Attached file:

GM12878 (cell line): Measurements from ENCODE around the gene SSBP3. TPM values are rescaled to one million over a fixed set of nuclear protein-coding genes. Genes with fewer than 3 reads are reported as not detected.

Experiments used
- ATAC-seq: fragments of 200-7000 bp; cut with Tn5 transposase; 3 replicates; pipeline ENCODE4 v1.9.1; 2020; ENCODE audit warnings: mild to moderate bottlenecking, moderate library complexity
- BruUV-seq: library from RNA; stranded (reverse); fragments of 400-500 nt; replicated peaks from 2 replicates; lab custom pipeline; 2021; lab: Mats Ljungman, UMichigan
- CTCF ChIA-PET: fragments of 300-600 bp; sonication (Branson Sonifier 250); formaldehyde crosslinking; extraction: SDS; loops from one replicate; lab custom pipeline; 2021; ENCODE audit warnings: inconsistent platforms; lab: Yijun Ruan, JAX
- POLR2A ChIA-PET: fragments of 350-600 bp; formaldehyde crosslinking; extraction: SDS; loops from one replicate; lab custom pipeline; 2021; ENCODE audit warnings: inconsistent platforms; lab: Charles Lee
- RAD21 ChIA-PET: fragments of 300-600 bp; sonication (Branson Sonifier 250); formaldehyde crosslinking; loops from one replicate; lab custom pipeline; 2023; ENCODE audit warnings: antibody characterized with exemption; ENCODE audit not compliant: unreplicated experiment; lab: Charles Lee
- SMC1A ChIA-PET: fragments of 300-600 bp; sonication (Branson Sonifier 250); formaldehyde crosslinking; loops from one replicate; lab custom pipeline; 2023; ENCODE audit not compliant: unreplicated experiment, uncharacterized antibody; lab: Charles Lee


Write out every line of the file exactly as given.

GM12878 (cell line): Measurements from ENCODE around the gene SSBP3. TPM values are rescaled to one million over a fixed set of nuclear protein-coding genes. Genes with fewer than 3 reads are reported as not detected.

Experiments used
- ATAC-seq: fragments of 200-7000 bp; cut with Tn5 transposase; 3 replicates; pipeline ENCODE4 v1.9.1; 2020; ENCODE audit warnings: mild to moderate bottlenecking, moderate library complexity
- BruUV-seq: library from RNA; stranded (reverse); fragments of 400-500 nt; replicated peaks from 2 replicates; lab custom pipeline; 2021; lab: Mats Ljungman, UMichigan
- CTCF ChIA-PET: fragments of 300-600 bp; sonication (Branson Sonifier 250); formaldehyde crosslinking; extraction: SDS; loops from one replicate; lab custom pipeline; 2021; ENCODE audit warnings: inconsistent platforms; lab: Yijun Ruan, JAX
- POLR2A ChIA-PET: fragments of 350-600 bp; formaldehyde crosslinking; extraction: SDS; loops from one replicate; lab custom pipeline; 2021; ENCODE audit warnings: inconsistent platforms; lab: Charles Lee
- RAD21 ChIA-PET: fragments of 300-600 bp; sonication (Branson Sonifier 250); formaldehyde crosslinking; loops from one replicate; lab custom pipeline; 2023; ENCODE audit warnings: antibody characterized with exemption; ENCODE audit not compliant: unreplicated experiment; lab: Charles Lee
- SMC1A ChIA-PET: fragments of 300-600 bp; sonication (Branson Sonifier 250); formaldehyde crosslinking; loops from one replicate; lab custom pipeline; 2023; ENCODE audit not compliant: unreplicated experiment, uncharacterized antibody; lab: Charles Lee